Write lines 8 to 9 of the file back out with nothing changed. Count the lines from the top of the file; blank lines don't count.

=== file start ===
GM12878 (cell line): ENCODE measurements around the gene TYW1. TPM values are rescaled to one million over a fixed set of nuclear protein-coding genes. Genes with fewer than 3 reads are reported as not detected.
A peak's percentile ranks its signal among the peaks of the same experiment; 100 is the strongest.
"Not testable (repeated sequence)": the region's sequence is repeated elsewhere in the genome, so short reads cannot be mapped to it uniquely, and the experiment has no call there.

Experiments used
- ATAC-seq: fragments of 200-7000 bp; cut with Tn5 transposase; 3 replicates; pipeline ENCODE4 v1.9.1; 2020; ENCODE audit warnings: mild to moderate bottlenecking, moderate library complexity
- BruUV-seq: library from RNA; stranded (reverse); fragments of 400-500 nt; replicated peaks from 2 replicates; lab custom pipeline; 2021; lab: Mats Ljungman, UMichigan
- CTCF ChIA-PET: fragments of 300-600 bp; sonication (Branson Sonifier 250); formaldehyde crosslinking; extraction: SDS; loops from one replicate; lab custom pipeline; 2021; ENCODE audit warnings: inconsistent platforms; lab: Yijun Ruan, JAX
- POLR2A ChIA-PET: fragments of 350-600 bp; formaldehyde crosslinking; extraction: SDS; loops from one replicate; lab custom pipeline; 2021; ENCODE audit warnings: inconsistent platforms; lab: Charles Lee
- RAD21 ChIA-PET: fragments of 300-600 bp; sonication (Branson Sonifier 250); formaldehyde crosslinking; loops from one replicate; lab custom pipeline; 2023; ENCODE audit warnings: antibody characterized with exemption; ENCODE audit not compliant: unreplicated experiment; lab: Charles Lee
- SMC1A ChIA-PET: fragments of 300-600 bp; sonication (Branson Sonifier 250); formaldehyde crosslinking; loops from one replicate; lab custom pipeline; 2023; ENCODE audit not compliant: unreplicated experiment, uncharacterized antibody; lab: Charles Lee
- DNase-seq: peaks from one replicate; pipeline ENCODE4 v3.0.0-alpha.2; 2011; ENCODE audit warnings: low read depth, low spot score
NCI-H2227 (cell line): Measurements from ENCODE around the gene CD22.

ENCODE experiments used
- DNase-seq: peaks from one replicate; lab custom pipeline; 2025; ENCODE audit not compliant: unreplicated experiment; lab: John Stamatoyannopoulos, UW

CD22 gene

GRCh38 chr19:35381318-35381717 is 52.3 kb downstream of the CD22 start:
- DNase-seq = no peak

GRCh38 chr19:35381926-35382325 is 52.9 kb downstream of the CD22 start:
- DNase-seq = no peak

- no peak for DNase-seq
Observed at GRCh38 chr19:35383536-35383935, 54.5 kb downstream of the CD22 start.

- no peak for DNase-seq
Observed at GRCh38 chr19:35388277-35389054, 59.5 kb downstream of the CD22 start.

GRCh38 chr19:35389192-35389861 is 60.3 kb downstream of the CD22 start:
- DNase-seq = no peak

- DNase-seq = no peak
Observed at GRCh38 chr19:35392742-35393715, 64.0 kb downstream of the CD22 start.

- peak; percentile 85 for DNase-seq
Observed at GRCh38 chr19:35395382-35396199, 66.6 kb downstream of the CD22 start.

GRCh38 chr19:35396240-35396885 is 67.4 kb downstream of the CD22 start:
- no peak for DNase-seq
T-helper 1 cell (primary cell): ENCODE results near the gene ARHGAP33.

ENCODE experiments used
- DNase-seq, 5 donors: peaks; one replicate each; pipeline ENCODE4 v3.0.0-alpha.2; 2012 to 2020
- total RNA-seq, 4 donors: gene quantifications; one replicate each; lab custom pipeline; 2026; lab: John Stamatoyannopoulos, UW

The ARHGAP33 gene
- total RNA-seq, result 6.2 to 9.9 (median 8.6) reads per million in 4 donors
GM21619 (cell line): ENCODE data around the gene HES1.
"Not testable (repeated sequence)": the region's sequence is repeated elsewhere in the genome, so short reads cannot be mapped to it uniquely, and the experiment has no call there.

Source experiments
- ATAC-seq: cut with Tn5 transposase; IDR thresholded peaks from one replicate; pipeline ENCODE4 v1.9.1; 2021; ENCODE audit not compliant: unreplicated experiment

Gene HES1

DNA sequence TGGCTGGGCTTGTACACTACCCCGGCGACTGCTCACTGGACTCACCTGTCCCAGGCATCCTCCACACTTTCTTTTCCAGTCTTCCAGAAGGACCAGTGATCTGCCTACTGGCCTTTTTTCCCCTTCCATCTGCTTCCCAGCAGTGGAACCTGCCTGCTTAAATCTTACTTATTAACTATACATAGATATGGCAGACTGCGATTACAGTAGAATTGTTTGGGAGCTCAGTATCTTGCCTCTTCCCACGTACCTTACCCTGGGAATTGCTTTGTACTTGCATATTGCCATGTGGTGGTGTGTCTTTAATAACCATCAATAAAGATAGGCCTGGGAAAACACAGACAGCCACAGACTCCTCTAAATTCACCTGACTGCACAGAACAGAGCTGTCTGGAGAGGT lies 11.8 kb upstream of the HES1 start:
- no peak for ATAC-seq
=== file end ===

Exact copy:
- POLR2A ChIA-PET: fragments of 350-600 bp; formaldehyde crosslinking; extraction: SDS; loops from one replicate; lab custom pipeline; 2021; ENCODE audit warnings: inconsistent platforms; lab: Charles Lee
- RAD21 ChIA-PET: fragments of 300-600 bp; sonication (Branson Sonifier 250); formaldehyde crosslinking; loops from one replicate; lab custom pipeline; 2023; ENCODE audit warnings: antibody characterized with exemption; ENCODE audit not compliant: unreplicated experiment; lab: Charles Lee